Interesting: How much water do YOU use each day? – Many Americans are confused about the best ways to conserve water and have a slippery grasp on how much water different activities use, according to a national online survey conducted by Indiana University Assistant Professor, Shahzeen Attari. Experts say the best strategy for conserving water is to focus on efficiency improvements such as replacing toilets and retrofitting washing machines. However, the largest group of the participants, nearly 43 percent, cited taking shorter showers, which does save water but may not be the most effective action. Very few participants cited replacing toilets or flushing less, even though toilets use the most volume of water daily.
The results of the survey of 1,020 participants are detailed in the article “Perceptions of Water Use” by author Shahzeen Attari, of Indiana University Bloomington’s School of Public and Environmental Affairs. The article appeared March 2 in Proceedings of the National Academy of Sciences.
“People may be focusing on curtailment or cutting back rather than efficiency improvements because of the upfront costs involved,” Attari said. “It is also surprising how few participants mentioned retrofitting their toilets. Even though toilets use less water volumetrically than washers and showers per use, the frequency of use results in the highest water use overall.”
The survey then asked participants to estimate water used by 17 different activities such as using a carwash, taking a shower for 10 minutes, using a standard flush and so on. Results show that on average, participants underestimate water use by a factor of two, with severe underestimates for activities that use a lot of water. This is somewhat encouraging news as Americans seem to underestimate water use less than they do energy use, which was underestimated by a factor of about three, as illustrated by Attari’s previous research also published in PNAS.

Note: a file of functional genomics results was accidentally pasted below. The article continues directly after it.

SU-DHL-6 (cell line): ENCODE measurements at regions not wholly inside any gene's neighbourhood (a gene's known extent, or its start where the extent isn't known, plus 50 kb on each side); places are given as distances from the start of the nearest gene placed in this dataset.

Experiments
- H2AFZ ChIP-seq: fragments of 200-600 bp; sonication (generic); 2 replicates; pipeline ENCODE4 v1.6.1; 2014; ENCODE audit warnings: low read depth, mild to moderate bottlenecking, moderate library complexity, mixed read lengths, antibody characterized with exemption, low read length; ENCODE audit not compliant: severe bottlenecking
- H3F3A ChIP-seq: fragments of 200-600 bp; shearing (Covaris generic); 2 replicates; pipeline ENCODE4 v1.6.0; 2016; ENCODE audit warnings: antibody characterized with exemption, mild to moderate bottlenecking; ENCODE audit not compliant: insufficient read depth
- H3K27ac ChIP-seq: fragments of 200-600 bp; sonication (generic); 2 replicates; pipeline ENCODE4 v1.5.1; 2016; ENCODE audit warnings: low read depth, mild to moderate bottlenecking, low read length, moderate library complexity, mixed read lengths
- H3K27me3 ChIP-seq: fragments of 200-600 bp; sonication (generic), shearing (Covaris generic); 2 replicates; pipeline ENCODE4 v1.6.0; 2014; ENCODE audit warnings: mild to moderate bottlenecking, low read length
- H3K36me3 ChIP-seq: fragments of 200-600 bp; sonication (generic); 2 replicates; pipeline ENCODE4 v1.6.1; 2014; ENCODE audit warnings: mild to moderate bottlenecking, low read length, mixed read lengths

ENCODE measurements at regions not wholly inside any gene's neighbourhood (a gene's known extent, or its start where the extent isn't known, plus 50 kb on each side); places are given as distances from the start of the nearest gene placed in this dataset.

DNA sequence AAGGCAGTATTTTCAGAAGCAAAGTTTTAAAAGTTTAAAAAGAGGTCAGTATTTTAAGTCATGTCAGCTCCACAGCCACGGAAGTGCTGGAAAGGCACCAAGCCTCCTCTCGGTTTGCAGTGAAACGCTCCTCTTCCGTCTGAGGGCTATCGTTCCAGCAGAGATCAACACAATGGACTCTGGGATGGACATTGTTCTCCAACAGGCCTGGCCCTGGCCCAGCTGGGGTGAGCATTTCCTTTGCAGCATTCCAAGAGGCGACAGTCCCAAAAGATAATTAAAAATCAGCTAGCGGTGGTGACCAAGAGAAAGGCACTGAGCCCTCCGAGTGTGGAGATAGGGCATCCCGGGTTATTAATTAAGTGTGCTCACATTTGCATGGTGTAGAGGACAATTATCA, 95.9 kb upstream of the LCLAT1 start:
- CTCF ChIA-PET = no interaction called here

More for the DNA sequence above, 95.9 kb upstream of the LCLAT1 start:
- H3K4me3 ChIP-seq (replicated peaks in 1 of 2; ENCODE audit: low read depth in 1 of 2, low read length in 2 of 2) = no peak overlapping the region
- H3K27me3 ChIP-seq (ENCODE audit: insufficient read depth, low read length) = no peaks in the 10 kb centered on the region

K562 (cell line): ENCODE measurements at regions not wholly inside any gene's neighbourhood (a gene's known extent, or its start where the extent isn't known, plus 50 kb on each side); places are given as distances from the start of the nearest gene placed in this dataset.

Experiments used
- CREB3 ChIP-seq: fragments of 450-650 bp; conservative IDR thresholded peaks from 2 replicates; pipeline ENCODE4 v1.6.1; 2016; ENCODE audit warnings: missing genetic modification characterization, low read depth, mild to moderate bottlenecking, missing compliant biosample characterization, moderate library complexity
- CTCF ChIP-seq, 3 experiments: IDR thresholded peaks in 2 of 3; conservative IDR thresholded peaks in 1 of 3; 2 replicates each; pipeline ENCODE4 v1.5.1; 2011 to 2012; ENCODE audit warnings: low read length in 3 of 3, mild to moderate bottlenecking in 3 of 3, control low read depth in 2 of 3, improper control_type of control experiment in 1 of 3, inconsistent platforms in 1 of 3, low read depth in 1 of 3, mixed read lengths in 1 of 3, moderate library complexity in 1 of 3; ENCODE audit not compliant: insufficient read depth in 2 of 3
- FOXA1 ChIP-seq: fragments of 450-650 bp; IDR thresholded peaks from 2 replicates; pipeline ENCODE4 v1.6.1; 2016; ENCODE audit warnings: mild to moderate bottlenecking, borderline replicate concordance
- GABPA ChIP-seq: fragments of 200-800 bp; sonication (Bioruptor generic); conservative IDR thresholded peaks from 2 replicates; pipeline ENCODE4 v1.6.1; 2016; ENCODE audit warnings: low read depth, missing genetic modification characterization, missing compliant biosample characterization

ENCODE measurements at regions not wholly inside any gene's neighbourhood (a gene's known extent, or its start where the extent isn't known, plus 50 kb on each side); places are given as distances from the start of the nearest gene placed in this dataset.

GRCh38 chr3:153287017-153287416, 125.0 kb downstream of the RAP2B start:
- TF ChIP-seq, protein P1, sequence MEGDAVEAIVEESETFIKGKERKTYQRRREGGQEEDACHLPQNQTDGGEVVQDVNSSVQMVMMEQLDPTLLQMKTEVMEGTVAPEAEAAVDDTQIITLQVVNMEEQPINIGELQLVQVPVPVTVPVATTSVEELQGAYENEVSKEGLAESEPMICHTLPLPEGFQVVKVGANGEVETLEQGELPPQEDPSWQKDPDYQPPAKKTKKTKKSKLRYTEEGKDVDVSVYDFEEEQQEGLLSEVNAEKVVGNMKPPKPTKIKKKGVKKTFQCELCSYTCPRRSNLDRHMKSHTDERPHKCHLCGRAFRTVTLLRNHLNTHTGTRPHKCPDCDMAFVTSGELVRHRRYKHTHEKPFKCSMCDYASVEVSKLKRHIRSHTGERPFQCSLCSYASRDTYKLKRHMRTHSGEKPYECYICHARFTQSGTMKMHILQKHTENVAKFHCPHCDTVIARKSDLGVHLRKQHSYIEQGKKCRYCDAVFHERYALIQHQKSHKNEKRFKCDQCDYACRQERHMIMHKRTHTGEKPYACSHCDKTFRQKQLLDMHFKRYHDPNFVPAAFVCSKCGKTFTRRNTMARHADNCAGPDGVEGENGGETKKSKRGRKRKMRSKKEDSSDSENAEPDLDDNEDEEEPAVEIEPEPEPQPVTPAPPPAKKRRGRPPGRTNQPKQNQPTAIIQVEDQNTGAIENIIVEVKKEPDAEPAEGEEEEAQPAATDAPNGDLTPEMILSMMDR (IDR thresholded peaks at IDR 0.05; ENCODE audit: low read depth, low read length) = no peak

Many side factors lead to better accuracy in people’s perceptions of water and energy use. For instance, participants with stronger pro-environmental attitudes have more accurate perceptions of energy use but not for water use. Being older and being male lead to more accurate perceptions of water use but not energy use. Finally, numeracy, or the ability to understand and apply numerical concepts, is an important factor for accuracy in both water and energy use perceptions.
Finally, and not surprisingly, participants had no clue about how much water was needed to produce four particular foods: rice, coffee, sugar and cheese.
“Given that we will need to adapt to more uncertain fresh water supplies, a problem that the state of California is currently grappling with, we need to find ways to correct misperceptions to help people adapt to temporary or long-term decreases in freshwater supply,” Attari said.